5. Collect customer info before and during the event, but make every effort to emphasize interpersonal interactions while it’s taking place.

As you know, an event affords time for you and your staff to interact personally with attendees. This is a grand opportunity to get to know real people and hear what they have to say about your product or service. As such, coach your staff to make every interaction a genuinely friendly conversation where the attendee is thanked for their interest, directed accordingly and generally just shown a good time.

For events including instruction or hands-on experiences with products or services, ask for attendee feedback right then and there. You can have them fill out a card or an online survey, sure, but having a staff member just ask and listen carefully to them may bring insights you won’t normally get in other contexts. Keep it simple, ask what they enjoyed about today’s event and what could have been done to make it better. Of course, try to collect their contact information some other way — perhaps this already occurred through a registration process or other means.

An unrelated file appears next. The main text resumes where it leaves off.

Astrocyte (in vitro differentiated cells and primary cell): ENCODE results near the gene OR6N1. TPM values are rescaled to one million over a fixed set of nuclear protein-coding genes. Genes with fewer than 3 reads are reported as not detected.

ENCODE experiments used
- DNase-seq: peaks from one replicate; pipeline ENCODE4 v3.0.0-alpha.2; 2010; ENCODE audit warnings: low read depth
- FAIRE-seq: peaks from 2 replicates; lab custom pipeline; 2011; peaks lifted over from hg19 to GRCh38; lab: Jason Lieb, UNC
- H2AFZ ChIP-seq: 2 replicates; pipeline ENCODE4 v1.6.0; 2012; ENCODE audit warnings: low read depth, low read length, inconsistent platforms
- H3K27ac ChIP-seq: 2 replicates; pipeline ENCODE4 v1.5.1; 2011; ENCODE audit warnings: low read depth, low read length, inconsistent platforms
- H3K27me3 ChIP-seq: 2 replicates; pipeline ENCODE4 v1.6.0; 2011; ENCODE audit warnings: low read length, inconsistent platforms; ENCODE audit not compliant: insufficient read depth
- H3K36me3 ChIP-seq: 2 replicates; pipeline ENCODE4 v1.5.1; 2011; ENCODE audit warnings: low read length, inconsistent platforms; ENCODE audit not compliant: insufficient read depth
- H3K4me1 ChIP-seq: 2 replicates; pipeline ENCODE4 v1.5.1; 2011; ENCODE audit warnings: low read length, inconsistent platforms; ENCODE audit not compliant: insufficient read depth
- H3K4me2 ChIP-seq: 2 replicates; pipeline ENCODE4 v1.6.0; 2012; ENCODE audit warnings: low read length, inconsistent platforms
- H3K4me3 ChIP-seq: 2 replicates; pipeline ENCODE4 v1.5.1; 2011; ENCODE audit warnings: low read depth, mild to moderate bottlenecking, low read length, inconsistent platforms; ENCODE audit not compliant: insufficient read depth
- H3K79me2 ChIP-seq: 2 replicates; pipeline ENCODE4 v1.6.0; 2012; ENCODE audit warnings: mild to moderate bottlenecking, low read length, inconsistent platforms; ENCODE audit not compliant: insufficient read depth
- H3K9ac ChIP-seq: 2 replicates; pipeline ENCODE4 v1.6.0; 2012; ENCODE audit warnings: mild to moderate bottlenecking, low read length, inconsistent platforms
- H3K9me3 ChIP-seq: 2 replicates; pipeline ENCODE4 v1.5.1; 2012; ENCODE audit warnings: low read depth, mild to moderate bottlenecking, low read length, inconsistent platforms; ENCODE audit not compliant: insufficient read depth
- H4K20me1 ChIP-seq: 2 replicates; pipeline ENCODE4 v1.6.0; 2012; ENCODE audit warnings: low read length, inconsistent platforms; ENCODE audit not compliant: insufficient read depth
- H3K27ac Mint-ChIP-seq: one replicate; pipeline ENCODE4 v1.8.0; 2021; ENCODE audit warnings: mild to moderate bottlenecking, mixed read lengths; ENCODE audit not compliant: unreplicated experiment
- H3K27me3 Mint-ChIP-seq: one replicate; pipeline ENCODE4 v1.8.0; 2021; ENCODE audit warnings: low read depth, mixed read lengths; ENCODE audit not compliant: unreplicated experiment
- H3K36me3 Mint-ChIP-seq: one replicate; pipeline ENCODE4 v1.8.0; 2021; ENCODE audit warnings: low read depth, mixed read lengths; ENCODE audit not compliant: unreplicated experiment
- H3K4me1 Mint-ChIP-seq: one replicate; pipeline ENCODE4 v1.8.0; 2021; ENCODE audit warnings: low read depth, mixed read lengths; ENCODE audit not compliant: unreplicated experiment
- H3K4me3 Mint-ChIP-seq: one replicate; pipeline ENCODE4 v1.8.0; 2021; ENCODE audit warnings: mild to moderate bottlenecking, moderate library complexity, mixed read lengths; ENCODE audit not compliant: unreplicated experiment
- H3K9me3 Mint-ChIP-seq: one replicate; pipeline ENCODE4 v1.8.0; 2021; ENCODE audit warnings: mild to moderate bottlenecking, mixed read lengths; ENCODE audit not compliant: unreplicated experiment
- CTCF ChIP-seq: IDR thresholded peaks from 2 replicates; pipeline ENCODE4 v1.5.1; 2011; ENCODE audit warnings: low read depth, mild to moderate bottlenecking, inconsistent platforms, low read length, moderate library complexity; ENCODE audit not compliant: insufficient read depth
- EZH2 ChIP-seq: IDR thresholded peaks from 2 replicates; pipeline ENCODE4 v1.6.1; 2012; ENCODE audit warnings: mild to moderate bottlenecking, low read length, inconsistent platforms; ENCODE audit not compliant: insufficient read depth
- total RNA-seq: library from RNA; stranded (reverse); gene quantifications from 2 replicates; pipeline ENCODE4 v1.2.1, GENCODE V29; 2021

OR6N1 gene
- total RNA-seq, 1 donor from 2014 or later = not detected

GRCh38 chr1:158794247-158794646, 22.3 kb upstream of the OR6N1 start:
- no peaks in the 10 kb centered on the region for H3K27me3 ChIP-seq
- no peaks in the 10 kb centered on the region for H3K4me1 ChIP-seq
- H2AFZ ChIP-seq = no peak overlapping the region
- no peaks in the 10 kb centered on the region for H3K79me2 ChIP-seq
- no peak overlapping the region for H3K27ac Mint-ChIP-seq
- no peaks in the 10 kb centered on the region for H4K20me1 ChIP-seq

Later, after the event is over, reach out to them with a tasteful email or other follow-up offering some kind of useful content and not merely a sales pitch.